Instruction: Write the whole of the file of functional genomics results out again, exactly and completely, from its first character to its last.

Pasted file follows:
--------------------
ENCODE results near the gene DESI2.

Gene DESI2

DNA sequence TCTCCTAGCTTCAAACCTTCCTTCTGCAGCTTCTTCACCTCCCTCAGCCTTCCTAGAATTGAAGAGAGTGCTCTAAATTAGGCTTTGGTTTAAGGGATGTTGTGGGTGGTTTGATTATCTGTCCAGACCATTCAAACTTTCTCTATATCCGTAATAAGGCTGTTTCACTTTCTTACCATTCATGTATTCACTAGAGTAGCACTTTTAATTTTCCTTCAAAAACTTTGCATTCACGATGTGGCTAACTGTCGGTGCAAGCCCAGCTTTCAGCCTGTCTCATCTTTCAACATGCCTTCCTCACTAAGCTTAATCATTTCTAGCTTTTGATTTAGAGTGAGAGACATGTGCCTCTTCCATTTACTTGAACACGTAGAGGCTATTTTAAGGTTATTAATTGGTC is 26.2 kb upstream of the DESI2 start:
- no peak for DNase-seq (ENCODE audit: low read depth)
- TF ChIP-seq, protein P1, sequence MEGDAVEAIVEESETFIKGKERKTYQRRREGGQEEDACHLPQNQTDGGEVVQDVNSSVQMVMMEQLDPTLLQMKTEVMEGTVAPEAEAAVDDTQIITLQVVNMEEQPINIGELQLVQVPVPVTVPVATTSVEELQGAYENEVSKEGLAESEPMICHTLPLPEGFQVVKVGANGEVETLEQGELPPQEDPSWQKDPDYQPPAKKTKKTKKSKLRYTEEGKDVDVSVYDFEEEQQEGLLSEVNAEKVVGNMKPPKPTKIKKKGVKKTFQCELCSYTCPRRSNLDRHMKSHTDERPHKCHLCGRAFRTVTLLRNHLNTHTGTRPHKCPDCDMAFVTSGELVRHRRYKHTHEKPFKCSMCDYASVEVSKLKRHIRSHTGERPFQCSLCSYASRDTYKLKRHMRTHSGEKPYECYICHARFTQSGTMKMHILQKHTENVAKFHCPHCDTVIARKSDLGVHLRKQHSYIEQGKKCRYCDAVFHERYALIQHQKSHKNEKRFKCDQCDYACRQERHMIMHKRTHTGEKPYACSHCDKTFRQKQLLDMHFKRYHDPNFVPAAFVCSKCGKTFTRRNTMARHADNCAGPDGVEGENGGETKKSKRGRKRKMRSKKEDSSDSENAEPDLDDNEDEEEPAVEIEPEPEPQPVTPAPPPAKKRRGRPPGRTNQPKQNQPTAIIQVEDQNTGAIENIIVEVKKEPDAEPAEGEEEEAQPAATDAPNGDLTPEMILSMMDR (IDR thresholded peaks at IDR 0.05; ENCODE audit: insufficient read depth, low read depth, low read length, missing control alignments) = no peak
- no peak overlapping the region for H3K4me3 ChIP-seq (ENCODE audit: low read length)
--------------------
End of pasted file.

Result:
ENCODE results near the gene DESI2.

Gene DESI2

DNA sequence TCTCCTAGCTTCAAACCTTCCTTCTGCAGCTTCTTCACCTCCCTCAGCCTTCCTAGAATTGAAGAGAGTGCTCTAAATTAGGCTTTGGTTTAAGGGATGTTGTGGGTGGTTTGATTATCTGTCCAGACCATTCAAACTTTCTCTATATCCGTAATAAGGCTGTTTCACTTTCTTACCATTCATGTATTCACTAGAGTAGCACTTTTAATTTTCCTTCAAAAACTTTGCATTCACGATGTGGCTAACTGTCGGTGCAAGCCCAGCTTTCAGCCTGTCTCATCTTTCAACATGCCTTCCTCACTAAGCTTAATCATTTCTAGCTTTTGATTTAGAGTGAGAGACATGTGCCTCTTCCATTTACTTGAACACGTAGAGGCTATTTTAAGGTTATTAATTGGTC is 26.2 kb upstream of the DESI2 start:
- no peak for DNase-seq (ENCODE audit: low read depth)
- TF ChIP-seq, protein P1, sequence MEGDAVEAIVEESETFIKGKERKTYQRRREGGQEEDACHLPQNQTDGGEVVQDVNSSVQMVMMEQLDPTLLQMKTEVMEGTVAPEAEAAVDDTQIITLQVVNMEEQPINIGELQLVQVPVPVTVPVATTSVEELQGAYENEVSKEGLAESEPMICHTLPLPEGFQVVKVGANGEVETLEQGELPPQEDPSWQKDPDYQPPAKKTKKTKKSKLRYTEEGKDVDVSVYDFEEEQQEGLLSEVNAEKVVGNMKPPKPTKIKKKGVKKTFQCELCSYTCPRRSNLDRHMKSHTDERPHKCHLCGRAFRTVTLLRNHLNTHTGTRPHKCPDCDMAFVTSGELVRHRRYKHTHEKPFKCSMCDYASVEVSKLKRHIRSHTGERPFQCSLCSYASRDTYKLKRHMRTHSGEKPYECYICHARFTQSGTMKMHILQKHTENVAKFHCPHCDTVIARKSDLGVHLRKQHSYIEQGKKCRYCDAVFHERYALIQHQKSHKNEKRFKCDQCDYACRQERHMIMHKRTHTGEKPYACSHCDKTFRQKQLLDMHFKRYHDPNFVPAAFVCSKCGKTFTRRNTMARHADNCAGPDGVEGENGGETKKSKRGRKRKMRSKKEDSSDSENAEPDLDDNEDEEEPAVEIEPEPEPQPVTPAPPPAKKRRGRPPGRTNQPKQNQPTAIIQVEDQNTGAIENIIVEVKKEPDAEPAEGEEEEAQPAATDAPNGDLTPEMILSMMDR (IDR thresholded peaks at IDR 0.05; ENCODE audit: insufficient read depth, low read depth, low read length, missing control alignments) = no peak
- no peak overlapping the region for H3K4me3 ChIP-seq (ENCODE audit: low read length)